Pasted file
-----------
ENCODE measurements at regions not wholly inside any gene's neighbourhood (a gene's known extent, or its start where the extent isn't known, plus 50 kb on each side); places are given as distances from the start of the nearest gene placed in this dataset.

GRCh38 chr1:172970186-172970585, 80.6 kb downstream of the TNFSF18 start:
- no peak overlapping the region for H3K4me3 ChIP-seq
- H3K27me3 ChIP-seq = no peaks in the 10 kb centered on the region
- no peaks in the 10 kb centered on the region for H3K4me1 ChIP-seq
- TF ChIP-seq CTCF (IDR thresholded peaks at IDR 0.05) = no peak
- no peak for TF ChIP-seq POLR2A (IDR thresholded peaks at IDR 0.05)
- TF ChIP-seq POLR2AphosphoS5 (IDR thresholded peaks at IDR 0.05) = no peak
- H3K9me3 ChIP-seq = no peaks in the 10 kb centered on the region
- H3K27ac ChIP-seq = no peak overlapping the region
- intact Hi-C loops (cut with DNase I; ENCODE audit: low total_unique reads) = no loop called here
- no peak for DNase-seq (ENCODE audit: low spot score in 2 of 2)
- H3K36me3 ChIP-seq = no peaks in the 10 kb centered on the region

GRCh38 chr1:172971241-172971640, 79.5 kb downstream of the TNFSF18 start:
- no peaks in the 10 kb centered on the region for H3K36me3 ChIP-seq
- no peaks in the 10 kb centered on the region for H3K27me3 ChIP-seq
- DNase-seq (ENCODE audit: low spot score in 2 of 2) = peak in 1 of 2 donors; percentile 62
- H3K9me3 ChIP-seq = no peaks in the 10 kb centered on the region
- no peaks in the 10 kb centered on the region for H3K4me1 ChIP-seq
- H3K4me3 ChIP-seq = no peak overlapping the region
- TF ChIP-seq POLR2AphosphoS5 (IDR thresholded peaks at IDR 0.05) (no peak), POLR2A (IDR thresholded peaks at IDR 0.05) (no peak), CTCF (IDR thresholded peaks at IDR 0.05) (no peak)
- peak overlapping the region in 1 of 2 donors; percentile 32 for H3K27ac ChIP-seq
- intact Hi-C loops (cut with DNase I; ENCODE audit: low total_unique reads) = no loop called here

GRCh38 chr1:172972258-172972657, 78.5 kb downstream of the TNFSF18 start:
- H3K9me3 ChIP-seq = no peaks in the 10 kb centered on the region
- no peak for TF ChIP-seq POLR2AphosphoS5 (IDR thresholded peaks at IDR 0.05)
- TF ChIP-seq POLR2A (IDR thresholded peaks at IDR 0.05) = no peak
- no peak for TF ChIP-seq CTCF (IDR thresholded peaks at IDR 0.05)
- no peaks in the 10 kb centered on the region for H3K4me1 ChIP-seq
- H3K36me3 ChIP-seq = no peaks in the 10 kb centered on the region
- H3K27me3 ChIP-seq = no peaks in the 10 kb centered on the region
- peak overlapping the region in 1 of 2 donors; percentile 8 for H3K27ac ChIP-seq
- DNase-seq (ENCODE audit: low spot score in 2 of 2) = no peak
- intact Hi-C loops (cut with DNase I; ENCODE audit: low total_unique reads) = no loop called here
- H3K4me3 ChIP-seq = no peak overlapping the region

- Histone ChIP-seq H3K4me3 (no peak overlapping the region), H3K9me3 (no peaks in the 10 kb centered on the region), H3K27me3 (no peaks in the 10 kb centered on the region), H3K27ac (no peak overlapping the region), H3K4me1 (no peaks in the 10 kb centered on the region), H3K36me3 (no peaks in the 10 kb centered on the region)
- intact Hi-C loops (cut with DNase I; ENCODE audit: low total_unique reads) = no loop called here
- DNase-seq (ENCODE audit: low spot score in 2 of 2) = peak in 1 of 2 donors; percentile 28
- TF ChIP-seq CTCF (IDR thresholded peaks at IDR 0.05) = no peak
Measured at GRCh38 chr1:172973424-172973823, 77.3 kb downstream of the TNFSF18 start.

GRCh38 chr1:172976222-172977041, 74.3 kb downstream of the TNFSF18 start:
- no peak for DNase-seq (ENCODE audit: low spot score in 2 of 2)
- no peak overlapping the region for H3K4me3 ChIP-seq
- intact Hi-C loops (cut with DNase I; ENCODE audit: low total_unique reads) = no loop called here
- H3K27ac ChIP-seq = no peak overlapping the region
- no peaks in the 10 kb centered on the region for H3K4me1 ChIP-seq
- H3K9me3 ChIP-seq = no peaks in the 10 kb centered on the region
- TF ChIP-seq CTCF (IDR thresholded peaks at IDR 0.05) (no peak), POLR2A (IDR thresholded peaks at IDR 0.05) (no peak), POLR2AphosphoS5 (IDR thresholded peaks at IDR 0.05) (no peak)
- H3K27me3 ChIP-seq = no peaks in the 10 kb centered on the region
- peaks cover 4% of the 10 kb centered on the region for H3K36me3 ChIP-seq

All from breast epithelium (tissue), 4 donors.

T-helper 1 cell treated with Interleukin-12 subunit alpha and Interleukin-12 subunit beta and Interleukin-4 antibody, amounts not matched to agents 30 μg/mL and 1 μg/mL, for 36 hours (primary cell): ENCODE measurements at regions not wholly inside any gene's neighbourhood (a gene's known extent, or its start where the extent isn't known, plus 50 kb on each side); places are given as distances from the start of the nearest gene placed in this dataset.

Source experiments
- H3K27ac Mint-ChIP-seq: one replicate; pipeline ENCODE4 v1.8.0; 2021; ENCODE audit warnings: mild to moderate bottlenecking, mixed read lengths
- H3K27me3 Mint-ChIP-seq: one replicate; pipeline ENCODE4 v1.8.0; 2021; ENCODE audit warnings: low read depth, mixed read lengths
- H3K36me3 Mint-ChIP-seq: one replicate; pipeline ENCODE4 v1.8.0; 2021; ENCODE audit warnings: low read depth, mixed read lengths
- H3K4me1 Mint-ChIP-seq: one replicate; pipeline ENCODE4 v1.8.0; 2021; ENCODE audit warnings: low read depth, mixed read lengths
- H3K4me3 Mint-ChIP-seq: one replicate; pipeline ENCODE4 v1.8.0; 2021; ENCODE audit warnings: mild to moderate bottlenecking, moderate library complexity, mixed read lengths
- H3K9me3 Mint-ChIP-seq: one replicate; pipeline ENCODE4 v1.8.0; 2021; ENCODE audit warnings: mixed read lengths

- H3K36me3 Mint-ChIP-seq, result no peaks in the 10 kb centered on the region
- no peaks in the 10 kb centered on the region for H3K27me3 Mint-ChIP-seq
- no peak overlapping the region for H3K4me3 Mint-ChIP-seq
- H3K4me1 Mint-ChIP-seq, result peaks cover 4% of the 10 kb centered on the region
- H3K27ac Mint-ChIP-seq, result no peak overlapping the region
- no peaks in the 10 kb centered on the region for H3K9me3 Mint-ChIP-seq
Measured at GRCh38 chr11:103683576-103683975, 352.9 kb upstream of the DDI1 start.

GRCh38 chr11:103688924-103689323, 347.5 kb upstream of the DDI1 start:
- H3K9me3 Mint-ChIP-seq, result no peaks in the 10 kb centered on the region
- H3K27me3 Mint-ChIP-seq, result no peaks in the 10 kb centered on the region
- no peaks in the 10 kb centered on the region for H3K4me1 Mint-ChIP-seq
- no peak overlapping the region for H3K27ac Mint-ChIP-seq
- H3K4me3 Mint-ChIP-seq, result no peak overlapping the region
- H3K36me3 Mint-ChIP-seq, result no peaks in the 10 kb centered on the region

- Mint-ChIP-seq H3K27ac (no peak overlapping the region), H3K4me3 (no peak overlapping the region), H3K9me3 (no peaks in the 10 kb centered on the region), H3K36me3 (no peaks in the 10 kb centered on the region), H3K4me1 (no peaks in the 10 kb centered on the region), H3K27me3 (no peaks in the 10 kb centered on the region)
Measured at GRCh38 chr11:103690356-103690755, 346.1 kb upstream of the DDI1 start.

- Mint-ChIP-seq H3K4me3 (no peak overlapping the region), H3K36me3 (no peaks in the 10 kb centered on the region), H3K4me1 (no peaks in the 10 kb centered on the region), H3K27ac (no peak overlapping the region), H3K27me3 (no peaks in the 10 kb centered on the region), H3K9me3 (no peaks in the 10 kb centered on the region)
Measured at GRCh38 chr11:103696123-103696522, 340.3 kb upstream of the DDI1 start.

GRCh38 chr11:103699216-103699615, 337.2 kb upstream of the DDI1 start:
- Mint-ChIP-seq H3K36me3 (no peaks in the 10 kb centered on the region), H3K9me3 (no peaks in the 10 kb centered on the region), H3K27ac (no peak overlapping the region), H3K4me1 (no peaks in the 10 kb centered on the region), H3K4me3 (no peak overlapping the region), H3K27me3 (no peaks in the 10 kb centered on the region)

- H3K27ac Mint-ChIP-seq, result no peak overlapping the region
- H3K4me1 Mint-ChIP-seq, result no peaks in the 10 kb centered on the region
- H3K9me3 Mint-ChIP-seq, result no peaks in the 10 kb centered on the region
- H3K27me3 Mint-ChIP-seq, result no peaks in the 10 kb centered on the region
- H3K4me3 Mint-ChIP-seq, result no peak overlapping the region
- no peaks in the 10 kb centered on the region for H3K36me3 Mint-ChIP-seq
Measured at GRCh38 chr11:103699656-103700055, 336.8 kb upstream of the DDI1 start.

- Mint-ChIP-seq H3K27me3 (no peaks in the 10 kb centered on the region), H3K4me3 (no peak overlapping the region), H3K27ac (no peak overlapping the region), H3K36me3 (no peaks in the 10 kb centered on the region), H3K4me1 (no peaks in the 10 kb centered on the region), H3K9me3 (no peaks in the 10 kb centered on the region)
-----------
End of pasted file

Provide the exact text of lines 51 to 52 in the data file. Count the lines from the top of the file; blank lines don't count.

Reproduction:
All from breast epithelium (tissue), 4 donors.

T-helper 1 cell treated with Interleukin-12 subunit alpha and Interleukin-12 subunit beta and Interleukin-4 antibody, amounts not matched to agents 30 μg/mL and 1 μg/mL, for 36 hours (primary cell): ENCODE measurements at regions not wholly inside any gene's neighbourhood (a gene's known extent, or its start where the extent isn't known, plus 50 kb on each side); places are given as distances from the start of the nearest gene placed in this dataset.